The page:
The expansion of digital content across radio, television and the internet has allowed audiences to engage with media rapidly. As technology advances, the entertainment industry has grown exponentially and people have a wealth of information at their fingertips in the blink of an eye. Since high school, Deepa Prashad was fascinated by this power of media and aspired to be an on-air personality who could interact with viewers through creative content whilst representing her Indo Caribbean heritage. After navigating the competitiveness of Canadian broadcast hosting for seven years, Prashad continues to push herself into various modalities of media and add to her growing successes, while championing others to share their own authentic content.
Self-confidence and the desire to show a different perspective on entertainment prompted Prashad to be interested in broadcasting. While initially nervous about her family’s reaction to a nontraditional career path for Indo Caribbean women, Prashad received her parents’ full support and became the first person in her family to study broadcasting at Ryerson University in Toronto, Canada.
She began applying for television-hosting positions in her first year despite not having any experience or a finished degree, affirming, “I totally believed in myself and my capabilities.”
In an interview with Prashad, we delve into her career path, diverse representation in media and her courage to create and promote content that reflects her individuality.
How did you begin your career in hosting and digital content production?
The kids channel I watched growing up, The Family Channel, was doing a nationwide casting call for their new TV host. The host would host interstitials between shows, digital series, and do TV show and movie interviews. I didn’t have an agent at the time so I applied on my own. I was called in for my first audition ever and it was quite shocking. A room full of 10 to 15 people just observing me as I delivered lines and did mock interviews for fake shows. Two months later, I was officially cast as the host of The Family Channel!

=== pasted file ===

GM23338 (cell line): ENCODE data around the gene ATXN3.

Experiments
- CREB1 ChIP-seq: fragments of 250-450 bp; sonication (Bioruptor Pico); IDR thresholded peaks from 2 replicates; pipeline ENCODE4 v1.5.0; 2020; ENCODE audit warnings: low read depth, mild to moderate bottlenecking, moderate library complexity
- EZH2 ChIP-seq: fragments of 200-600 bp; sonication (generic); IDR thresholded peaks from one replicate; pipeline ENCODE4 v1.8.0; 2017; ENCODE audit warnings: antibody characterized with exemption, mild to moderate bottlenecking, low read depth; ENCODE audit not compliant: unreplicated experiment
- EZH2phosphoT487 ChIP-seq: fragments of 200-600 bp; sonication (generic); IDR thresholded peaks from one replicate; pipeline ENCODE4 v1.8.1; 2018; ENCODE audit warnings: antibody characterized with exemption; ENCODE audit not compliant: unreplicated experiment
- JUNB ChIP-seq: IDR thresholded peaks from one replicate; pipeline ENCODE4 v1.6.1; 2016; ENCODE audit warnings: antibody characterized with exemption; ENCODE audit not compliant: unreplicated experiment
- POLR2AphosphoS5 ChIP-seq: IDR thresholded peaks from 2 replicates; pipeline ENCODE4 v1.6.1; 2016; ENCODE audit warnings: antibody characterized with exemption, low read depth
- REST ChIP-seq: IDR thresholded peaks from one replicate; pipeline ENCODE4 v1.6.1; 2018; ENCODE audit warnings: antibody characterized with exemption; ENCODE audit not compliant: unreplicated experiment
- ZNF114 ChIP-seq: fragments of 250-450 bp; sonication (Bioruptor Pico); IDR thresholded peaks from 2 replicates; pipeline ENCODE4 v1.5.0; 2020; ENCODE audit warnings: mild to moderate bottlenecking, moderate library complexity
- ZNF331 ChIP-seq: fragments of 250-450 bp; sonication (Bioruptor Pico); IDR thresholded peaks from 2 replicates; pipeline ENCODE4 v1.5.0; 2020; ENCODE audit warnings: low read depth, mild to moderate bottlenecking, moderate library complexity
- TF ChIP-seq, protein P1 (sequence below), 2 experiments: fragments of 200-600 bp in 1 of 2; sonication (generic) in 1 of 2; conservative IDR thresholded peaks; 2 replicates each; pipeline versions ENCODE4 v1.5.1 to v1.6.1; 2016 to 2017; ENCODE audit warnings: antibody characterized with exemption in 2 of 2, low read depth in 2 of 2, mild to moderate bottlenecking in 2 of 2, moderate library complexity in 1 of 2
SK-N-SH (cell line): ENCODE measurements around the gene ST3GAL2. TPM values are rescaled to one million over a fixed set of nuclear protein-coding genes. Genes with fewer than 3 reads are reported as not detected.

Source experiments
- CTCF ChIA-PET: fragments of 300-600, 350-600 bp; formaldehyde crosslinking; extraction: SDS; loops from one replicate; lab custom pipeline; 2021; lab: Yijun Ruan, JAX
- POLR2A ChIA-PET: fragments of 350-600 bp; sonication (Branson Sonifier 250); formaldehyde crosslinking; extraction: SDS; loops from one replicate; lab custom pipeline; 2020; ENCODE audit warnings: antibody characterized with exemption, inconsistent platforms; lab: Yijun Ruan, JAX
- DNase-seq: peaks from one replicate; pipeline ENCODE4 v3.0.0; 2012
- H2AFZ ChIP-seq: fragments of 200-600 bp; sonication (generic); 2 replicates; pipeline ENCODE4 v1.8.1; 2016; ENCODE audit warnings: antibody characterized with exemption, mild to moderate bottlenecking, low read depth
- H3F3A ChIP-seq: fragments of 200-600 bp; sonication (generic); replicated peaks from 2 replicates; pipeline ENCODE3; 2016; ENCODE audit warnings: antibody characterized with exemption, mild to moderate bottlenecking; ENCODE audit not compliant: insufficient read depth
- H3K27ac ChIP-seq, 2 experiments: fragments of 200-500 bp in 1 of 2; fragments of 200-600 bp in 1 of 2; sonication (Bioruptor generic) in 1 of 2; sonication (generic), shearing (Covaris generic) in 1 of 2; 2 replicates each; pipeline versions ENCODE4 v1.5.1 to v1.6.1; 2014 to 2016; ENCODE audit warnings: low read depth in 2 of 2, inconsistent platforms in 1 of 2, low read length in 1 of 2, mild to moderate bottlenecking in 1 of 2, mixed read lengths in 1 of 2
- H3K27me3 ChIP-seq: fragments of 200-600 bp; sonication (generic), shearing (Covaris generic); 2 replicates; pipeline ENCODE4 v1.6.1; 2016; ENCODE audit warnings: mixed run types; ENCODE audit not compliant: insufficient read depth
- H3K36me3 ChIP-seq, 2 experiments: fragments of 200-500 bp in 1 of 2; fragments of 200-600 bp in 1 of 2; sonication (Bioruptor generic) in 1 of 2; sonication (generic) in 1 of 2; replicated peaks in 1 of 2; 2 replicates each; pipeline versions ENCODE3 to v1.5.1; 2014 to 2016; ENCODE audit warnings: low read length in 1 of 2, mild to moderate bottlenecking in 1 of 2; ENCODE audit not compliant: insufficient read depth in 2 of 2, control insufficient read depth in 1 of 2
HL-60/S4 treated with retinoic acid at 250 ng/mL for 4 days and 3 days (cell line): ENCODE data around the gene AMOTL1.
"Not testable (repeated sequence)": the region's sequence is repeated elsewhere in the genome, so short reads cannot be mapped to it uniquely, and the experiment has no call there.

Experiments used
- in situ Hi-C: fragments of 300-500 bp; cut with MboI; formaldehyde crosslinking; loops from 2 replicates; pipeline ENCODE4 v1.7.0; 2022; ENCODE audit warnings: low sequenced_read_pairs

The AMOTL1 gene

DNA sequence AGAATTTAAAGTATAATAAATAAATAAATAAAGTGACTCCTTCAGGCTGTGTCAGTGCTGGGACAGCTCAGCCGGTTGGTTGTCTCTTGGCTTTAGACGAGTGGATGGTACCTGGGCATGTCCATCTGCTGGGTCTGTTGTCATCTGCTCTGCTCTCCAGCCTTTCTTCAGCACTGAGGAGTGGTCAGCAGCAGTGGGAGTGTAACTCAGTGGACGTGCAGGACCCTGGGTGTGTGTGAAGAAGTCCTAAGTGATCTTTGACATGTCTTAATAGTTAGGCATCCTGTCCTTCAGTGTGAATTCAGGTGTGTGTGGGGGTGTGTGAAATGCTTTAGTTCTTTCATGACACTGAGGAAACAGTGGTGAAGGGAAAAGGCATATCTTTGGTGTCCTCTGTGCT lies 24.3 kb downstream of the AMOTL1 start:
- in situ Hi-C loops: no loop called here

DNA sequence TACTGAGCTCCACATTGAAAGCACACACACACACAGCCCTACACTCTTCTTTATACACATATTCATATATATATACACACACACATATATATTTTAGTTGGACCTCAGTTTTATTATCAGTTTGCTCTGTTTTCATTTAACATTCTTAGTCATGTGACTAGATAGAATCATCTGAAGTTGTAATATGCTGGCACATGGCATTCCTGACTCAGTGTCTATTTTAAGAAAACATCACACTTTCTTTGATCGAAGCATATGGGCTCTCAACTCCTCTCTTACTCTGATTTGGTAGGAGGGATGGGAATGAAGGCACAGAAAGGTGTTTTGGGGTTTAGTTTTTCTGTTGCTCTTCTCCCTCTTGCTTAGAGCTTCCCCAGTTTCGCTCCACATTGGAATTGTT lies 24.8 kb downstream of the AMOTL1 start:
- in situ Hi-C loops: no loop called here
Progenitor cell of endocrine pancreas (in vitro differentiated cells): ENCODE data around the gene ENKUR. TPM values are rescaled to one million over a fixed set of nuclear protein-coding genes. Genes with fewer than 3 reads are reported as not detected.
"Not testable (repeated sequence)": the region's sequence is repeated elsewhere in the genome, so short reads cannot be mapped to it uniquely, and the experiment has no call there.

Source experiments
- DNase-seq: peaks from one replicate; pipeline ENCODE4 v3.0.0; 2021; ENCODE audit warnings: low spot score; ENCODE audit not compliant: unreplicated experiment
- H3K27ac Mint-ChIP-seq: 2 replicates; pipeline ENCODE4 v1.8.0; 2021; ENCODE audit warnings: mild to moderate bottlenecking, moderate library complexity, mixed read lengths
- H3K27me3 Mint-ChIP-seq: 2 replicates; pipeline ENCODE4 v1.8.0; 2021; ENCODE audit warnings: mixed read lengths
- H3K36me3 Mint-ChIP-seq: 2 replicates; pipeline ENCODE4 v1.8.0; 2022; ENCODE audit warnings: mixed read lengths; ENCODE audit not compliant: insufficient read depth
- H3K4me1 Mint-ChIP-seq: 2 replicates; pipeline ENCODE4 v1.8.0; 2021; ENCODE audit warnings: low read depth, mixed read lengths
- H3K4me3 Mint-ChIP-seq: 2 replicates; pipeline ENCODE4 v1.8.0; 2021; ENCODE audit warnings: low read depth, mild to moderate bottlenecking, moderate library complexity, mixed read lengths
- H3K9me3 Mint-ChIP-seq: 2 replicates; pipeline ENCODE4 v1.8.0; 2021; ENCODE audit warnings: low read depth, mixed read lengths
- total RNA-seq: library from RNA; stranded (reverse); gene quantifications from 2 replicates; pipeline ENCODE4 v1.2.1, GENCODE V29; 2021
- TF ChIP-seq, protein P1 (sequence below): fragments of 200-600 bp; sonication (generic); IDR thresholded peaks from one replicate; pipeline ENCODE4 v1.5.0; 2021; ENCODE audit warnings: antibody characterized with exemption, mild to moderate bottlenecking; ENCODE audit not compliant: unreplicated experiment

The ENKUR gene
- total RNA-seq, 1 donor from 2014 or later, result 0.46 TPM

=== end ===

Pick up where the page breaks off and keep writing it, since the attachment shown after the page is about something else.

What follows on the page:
While ecstatic about her first job, Prashad was met with racism. She stated,
Someone else, who applied for the position, made it a point to come up to me in person to say that they hoped I knew the only reason I got the job was because I was brown and the company obviously just needed to fill a quota.
Brushing the words aside, she continued hosting on The Family Channel for five years. She has also worked as an entertainment and food reporter on Canadian shows, Breakfast Television and Cityline. By advocating for herself as capable, personable and multifaceted, she did not shy away from new opportunities to advance her career and showcased herself as a leader who could resonate with broad audiences.
Wanting to explore new horizons, Prashad approached the social media company blogTO and pitched herself to be their first full-time video host focusing on Toronto food hotspots. After being hired, she visited multiple restaurants daily to host, film and edit her own content and curated personalized food videos for viewers to immerse themselves in. Prashad later forayed into the world of radio, one she never thought she would join but quickly fell in love with. She was most recently the first female voice on Toronto’s KISS 92.5 channels, The Roz and Mocha Show. Prashad enjoyed the greater flexibility of being on the radio compared to television and video hosting,